A teenage Islamic State fanatic was reported by his mother as he plotted an attack on British police officers or soldiers, a court has heard
Muslim convert Matthew King, 19, expressed a desire to kill military personnel as he prepared to stake out a British Army barracks in Stratford, east London.
His plans, which he discussed with an online girlfriend, were thwarted after his mother reported him to the Prevent counter-terrorism programme, the Old Bailey was told.
King, from Wickford in Essex, pleaded guilty in January to preparation of terrorist acts between December 22 2021 and May 17 2022.
On Friday, his mother and siblings attended the start of his sentencing at the Old Bailey.
Judge Mark Lucraft KC said King’s mother had “done exactly the right thing” by contacting Prevent about her son.
Opening the facts of the case, prosecutor Paul Jarvis the court that the investigation into King’s activities “strongly indicates” he has an “entrenched Islamist extremist mindset, holds extreme anti-western views and intended to commit terrorist acts both in the UK and abroad”.
In his early teens, King had “dabbled with drugs” and was expelled from school after becoming aggressive, eventually leaving education at 16.
Around 2020, he became interested in Islam, began to attend mosques and watched Muslim videos on YouTube.
By May 2021, his family noticed he had become more extreme and his mother became concerned he was watching material online promoting hatred, Mr Jarvis said.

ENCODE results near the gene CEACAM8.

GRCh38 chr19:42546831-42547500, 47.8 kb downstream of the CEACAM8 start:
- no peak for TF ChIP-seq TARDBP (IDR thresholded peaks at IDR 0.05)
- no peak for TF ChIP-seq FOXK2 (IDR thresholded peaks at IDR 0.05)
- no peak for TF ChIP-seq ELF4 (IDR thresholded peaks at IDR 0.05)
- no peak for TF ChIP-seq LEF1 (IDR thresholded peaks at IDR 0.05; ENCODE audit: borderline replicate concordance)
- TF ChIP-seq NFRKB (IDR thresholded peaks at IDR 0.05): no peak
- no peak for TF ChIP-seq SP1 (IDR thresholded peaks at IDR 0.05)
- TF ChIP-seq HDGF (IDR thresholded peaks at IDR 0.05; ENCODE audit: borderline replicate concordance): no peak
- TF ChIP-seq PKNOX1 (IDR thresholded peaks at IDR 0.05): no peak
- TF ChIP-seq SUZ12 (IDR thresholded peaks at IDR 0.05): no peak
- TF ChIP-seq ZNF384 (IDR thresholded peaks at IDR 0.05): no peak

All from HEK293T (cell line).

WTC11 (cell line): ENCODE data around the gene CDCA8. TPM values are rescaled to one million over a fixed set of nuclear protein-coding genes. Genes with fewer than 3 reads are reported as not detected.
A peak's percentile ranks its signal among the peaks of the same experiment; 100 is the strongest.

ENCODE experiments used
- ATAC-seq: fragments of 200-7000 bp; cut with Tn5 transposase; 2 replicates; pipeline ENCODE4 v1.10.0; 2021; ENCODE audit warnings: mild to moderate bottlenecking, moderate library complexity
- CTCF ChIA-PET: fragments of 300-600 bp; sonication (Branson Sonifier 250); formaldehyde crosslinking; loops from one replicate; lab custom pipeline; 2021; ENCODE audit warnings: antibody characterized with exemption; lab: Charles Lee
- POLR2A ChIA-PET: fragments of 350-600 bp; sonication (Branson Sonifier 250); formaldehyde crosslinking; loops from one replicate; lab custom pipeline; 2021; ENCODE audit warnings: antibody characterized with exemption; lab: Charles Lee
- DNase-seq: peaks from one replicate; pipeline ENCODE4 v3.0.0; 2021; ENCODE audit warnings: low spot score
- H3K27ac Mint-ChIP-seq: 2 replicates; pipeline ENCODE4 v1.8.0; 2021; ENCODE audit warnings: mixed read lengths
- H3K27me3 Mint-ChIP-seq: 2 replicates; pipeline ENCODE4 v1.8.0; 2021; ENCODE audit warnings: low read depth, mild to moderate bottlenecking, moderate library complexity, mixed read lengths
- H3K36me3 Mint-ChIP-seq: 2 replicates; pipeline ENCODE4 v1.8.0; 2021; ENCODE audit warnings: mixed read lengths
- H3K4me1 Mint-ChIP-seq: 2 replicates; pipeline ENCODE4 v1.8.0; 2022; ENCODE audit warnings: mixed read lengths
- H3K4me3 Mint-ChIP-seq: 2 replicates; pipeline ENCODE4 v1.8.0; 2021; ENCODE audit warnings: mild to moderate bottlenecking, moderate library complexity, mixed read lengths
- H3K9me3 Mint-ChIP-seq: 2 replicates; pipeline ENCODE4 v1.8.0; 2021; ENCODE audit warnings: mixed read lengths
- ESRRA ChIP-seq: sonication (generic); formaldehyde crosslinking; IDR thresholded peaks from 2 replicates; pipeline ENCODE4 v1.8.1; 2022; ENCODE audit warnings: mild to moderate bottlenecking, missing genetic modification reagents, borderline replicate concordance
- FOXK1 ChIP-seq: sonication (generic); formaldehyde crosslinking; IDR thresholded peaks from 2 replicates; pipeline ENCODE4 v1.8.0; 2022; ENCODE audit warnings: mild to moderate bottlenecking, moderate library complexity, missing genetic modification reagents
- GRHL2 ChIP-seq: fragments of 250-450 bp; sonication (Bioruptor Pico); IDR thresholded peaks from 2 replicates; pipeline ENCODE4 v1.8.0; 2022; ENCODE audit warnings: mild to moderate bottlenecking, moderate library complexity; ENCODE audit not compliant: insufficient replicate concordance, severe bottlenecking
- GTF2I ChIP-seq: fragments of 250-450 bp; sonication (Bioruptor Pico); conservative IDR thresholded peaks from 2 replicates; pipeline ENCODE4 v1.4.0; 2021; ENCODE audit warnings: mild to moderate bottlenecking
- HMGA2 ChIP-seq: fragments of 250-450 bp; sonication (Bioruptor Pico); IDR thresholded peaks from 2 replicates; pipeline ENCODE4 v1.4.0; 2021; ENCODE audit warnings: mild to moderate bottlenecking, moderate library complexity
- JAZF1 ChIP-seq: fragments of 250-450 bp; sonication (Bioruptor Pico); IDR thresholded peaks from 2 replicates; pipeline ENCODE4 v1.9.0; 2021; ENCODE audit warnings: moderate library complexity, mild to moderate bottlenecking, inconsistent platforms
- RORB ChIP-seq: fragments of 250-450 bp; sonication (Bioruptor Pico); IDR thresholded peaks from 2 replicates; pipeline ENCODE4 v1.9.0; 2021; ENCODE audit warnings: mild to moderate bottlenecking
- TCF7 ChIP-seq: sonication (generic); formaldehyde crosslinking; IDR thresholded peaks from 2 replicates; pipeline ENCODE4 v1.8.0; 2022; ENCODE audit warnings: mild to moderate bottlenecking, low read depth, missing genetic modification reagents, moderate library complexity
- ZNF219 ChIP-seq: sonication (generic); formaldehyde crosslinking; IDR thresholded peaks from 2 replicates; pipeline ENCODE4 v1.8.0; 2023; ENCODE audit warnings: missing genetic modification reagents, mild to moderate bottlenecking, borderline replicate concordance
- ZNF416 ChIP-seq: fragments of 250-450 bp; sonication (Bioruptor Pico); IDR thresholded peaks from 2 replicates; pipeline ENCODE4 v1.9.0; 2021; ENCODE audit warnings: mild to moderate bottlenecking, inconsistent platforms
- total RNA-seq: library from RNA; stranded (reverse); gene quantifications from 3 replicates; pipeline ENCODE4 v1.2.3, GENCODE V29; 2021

He had also developed a friendship with a girl identified only as Miss A, who he met online.
He told her about his jihadist intent, saying: “I just wanna die a martyr.”
When Miss A appeared to support and encourage him, King responded: “I guess jihadi love is powerful. I just want to kill people.”
In further graphic chat, Miss A talked about torturing, mutilating and beheading a soldier and then cutting up the body parts, the court was told.
Meanwhile, King had set up an online account with the retailer Knife Warehouse and bought “tactical gloves” and googles.
Mr Jarvis said: “Mr King’s younger sister told the police that one day her brother had entered her bedroom dressed in combat clothing and goggles. Mr King asked her if she liked his clothes.”
King made videos as he studied potential targets including Stratford Army barracks, police officers outside Stratford Magistrates’ Court and at the railway station.
Some of his reconnaissance videos were overlaid with nasheeds – Islamic chants – and he posted on Snapchat: “Target acquired.”
While planning acts of terrorism in Britain, King had also expressed a desire to travel to Syria to join the so-called Islamic State group.
The teenager sought advice on social media about the best route to cross the border into Syria and searched for IS tactical training videos in the use of knives.
The court heard King had also done web searches for terrorist killers including the Manchester Arena bomber and Jihadi John.
Authorities were alerted after King posted on WhatsApp an image of a male holding a knife with the words: “Those who said that there is no jihad and no battle. They are lying!”
King was arrested by counter-terrorism officers at his home on May 18 last year.
He described his former Islamic name as “Abdul Kalashnikov” and told police: “The only thing which is black and white is the sharia, the law of Allah.”
On being cautioned, he said: “I don’t believe in the UK law, the only law I believe in is the law of Allah.”
After hearing submission by King’s defence barrister Hossein Zahir KC, Judge Lucraft adjourned sentencing until May 26.